We have brief respite from the searing wit and cynicism of the Dancing Jax trilogy next month, as we return to the Hagwood books for what was, at the time of publication, something of a Robin Jarvis miracle.
Thorn Ogres of Hagwood came out in 1999. I first heard it on cassette about a year later, so I almost fit into the category of people who lived the first installment as it was coming out and then waited with baited breath for the sequel. For me, however, Thorn Ogres fell victim to a bit of bad timing in that I found it on cassette right before I found the Deptford Histories. Poor Gamaliel got a bit shunted to the side in favour of giant golden reptiles and fire-breathing cats thereafter, and I didn’t give thought to the promised second Hagwood book until over a decade later. By then, Mr Jarvis already had that reputation for dragging his mouse-skin boots over sequels, and so when Dark Waters of Hagwood finally showed its slimy face in 2013, it seemed to me to be perfectly timed.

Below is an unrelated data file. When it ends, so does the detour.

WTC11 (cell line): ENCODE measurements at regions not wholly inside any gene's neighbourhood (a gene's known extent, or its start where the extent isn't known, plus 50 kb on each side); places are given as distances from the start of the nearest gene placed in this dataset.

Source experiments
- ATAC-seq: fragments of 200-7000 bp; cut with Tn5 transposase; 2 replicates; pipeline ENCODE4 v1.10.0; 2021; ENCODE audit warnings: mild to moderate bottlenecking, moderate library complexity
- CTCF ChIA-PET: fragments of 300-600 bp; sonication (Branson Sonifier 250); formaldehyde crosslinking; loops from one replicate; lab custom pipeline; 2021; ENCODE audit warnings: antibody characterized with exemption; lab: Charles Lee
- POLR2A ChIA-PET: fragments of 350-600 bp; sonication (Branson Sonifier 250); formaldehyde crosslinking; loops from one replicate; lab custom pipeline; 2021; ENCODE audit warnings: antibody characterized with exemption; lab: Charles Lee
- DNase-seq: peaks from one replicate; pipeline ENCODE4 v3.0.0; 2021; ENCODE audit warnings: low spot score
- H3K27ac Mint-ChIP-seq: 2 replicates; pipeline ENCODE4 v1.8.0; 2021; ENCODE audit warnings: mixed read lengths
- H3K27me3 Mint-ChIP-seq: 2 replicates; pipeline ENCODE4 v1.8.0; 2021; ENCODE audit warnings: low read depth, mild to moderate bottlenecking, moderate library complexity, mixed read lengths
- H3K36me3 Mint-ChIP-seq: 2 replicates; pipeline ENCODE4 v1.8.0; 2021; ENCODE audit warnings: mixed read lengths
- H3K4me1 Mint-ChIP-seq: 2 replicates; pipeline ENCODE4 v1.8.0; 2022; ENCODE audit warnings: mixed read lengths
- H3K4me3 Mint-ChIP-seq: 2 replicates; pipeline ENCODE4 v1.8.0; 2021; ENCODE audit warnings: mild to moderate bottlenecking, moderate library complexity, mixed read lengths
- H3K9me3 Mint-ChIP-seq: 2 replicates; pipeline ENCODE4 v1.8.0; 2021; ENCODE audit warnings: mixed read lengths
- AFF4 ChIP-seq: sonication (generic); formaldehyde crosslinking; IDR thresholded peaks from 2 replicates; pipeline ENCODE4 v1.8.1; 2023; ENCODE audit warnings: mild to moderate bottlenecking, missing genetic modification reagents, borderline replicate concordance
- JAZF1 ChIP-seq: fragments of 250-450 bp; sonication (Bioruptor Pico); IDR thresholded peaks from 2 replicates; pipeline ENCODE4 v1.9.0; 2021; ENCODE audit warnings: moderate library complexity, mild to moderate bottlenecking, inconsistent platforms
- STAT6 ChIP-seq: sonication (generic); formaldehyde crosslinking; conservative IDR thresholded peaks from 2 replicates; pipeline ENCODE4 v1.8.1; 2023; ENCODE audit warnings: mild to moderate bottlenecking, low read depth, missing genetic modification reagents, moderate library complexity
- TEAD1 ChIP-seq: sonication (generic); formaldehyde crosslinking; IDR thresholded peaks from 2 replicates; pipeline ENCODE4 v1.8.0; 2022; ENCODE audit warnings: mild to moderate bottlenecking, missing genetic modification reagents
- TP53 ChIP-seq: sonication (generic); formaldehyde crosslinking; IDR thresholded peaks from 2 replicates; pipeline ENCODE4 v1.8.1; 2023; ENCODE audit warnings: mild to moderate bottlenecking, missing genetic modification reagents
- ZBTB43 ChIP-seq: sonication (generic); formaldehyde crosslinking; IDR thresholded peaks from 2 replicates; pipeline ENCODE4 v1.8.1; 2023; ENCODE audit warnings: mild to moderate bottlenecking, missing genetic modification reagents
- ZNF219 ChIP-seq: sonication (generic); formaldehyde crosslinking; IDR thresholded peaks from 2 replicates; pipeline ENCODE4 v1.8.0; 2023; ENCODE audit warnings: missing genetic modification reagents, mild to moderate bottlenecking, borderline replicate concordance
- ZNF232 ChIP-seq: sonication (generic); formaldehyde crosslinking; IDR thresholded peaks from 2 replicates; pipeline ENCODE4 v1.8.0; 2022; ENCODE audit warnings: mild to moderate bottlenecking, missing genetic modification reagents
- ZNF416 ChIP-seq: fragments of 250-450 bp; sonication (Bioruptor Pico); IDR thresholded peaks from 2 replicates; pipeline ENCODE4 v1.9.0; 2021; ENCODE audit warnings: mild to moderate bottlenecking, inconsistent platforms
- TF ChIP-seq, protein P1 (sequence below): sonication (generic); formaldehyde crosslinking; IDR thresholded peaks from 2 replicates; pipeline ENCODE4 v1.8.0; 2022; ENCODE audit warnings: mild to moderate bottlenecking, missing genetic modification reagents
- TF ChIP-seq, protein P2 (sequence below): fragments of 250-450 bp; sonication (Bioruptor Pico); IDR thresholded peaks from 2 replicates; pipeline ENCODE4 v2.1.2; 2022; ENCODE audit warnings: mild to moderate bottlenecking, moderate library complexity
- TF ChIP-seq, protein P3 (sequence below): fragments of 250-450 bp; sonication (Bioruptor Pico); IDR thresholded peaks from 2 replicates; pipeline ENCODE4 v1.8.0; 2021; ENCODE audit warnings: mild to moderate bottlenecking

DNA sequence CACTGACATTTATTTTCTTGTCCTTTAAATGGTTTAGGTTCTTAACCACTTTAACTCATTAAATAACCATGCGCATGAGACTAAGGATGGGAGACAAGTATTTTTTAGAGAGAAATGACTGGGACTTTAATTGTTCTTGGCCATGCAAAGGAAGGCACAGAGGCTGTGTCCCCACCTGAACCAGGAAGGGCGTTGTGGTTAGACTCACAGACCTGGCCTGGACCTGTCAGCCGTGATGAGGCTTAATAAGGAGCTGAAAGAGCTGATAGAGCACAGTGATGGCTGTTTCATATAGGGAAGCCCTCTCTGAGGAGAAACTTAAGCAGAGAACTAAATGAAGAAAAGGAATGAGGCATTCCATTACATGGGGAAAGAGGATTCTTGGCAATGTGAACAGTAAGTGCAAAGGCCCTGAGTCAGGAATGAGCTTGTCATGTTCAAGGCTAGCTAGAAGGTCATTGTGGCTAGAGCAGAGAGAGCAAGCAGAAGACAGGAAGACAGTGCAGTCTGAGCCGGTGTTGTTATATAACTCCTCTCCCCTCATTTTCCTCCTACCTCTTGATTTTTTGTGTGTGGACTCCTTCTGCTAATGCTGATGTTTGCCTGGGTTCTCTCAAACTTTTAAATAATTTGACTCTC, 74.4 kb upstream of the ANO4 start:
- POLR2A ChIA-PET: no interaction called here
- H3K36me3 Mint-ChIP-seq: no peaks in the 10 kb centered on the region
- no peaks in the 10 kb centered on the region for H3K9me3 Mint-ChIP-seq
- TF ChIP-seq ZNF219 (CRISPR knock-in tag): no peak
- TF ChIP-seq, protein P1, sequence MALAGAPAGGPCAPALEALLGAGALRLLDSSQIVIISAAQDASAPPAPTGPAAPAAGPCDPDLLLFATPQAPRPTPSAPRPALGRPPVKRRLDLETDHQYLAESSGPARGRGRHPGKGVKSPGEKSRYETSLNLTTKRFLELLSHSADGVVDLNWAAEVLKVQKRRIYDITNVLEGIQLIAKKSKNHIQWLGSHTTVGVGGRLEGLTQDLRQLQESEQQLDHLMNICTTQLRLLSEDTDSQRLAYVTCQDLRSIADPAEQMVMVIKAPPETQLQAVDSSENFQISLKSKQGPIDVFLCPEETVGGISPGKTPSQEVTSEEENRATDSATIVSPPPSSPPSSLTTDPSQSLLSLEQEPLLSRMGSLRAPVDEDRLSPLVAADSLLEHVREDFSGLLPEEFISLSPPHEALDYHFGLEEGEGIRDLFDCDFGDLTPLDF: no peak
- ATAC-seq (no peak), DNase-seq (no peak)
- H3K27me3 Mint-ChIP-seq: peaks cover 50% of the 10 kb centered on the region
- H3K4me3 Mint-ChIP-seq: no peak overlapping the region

In this longed-for and much awaited outing, we join Gamaliel and Finnen, Kernella and Tollychuke and Liffidia, on their quest for the accursed casket in which beats Rhiannon’s heart. To undo the evil the High Lady has wrought is their noble aim, but long and dark is their road, and many the perils which stand in their way. Aiding and abetting them are a cast of highly inventive and lovably revolting characters – lubbers and bogles and sluglungs and peg-toothed matriarchs down in the dripping dark. In old Dunwrach or under it, no heart is safe and no life is sacred, and war looms bloody on the horizon.